CSG Law Alert: Tax Court: IRS Cannot Enforce Penalties for Failure to Timely File Form 5471
Last week, the U.S. Tax Court decided Alon Farhy v. Commissioner,1 holding that the IRS lacks the authority to assess penalties when a taxpayer fails to file IRS Form 5471, Information Return of U.S. Persons With Respect To Certain Foreign Corporations. As a result, the IRS cannot collect penalties via levy, and the IRS’s only course of action would be a civil lawsuit.
Alon Farhy (“Farhy”), a U.S. citizen, was caught in a scheme to conceal income through two wholly-owned corporations that were incorporated in Belize. Due to his ownership of the foreign corporations, Farhy was required to file Form 5471 for tax years 2003-2010 for each corporation, but he failed to do so, which was willful and not due to reasonable cause. The IRS assessed penalties under section 6038(b) of the Internal Revenue Code (the “Code”). Farhy filed a petition in the U.S. Tax Court after the IRS refused to abate the penalties.
IRS Form 5471 Filing Requirements
Under Code section 6201(a), the IRS is authorized to assess taxes, defined as “interest, additional amounts, additions to the tax, and assessable penalties” imposed by the Code. Code section 6038(b)(1) imposes a $10,000 penalty for each accounting period (commonly each year) that Form 5471 is not filed for each U.S. Shareholder2 of a Controlled Foreign Corporation.3 Additionally, after a 90-day notice period, Code section 6038(b)(2) imposes an additional $10,000 penalty for any part of each 30-day period during which the failure to file continues, capped at $50,000. Thus, a taxpayer could potentially face up to $60,000 for each failure to file Form 5471 (i.e., $10,000 for not filing plus $50,000 for the additional 30-day continuation penalties).
Farhy argued that Code section 6038(b) did not authorize the penalties to be assessed through the IRS’s typical enforcement mechanism, a levy, and therefore the IRS would need to commence a civil action to enforce the penalties under section 6038(b). Farhy argued further that Code section 6201(a) uses the phrase “assessable penalties,” but never provided a definition, making it unclear which penalties are assessable penalties.
The IRS disagreed, stating that “assessable penalties” include any penalties in the Code that are not in the deficiency procedures because the term “assessable penalties” is not limited by Code section 6201 or other sections of the Code. Specifically, the IRS argued that the word “taxes” in Code section 6201(a) includes the penalties in Code section 6038.
The Tax Court agreed with Farhy, concluding that Congress authorized the IRS to assess penalties in many other instances, but not for Code section 6038(b). The Tax Court further concluded that 28 U.S.C. 2461(a) expressly provides that if no mode of recovery is specified, the amount may be recovered by civil action. Therefore, the default method of collection is via civil action, limiting the IRS’s ability to recover via levy to where it is specifically authorized to do so by Congress. As no method of collection is specified for Code section 6038(b), civil action is the IRS’s sole recourse.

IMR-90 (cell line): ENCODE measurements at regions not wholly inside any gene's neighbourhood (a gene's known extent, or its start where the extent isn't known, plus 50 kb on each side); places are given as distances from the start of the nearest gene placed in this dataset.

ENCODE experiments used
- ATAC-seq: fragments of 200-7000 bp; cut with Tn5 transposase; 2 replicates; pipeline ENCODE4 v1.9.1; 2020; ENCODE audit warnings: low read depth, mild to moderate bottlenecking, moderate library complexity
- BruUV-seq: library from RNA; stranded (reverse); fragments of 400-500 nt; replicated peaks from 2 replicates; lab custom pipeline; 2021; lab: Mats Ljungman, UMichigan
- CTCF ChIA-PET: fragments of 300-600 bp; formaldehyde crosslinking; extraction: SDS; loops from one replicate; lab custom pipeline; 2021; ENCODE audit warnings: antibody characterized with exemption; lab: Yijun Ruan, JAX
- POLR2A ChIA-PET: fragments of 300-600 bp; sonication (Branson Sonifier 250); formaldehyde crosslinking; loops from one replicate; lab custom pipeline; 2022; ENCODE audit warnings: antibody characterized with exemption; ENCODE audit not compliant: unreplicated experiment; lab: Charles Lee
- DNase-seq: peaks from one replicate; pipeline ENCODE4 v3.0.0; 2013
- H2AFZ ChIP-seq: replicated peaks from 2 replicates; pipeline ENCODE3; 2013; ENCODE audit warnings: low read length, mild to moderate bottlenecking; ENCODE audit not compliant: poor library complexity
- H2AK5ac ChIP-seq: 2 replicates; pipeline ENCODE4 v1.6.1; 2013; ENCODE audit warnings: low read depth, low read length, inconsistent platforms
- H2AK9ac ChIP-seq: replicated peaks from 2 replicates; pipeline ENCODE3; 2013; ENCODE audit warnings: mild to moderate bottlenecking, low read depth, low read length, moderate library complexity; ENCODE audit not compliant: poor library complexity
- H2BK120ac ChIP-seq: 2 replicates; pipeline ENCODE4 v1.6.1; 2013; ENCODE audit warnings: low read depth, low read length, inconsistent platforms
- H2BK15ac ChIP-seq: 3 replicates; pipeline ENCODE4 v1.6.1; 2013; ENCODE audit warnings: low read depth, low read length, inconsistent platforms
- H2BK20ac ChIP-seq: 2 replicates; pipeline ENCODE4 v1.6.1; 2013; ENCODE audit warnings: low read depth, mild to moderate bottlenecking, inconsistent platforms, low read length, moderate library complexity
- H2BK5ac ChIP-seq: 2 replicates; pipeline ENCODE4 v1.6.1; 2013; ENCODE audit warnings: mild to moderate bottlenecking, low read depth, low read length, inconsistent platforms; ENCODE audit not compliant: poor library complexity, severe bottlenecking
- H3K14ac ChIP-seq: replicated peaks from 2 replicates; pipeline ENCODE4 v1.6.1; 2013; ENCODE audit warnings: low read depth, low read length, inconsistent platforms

What is Next?
The IRS will almost certainly appeal the Tax Court’s decision to the U.S. Court of Appeals for the D.C. Circuit,4 and will likely continue to assess and enforce penalties under Code section 6038(b) until appeals are extinguished. Further, Congress could act to amend Code section 6201 to include the penalties under Code section 6038, though Congress’s recent inaction makes a legislative fix unlikely.
The IRS could continue to enforce its assessment via civil action, though the lack of a formal mechanism, coupled with the increased time and expense, make the use of a civil action an undesirable enforcement mechanism. The IRS could decide to decline to levy under these limited circumstances, but still assess the penalties to offset refunds elsewhere under Lewis v. Reynolds,5 which permits the IRS to reject a refund claim due to an assessment in another year and/or relating to a different tax. Additionally, the IRS could still revoke passports due to seriously delinquent tax debts. Thus, even though it may be hamstrung in its ability to collect penalties under Code section 6038(b), the IRS may not be without a mechanism to force a taxpayer to pay.
Finally, the Tax Court’s logic could extend to other late or non-filing penalties under other sections of the Code and forms, most notably the penalties under Code section 6039F, imposed for late filings or failures to file Form 3520, Annual Return to Report Transactions With Foreign Trusts and Receipt of Certain Foreign Gifts.
1 160 T.C. No. 6 (April 3, 2023).
2 A U.S. shareholder, with respect to any foreign corporation, is defined as a U.S. person that owns 10% or more of the total combined voting power of all classes of stock entitled to vote of such foreign corporation, or 10% or more of the total value of shares of all classes of stock of the foreign corporation. I.R.C. § 951(b).
3 A controlled foreign corporation, or CFC, is defined as any foreign corporation if more than 50% of: (1) the total combined voting power of all classes of stock of such corporation entitled to vote; or (2) the total value of the stock of such corporation, is owned by U.S. shareholders at any time during the foreign corporation’s taxable year. I.R.C. § 957(a).
4 The Taxpayer resides outside of the U.S.; therefore, his appeal is to the D.C. Circuit.
5 284 U.S. 281 (1932).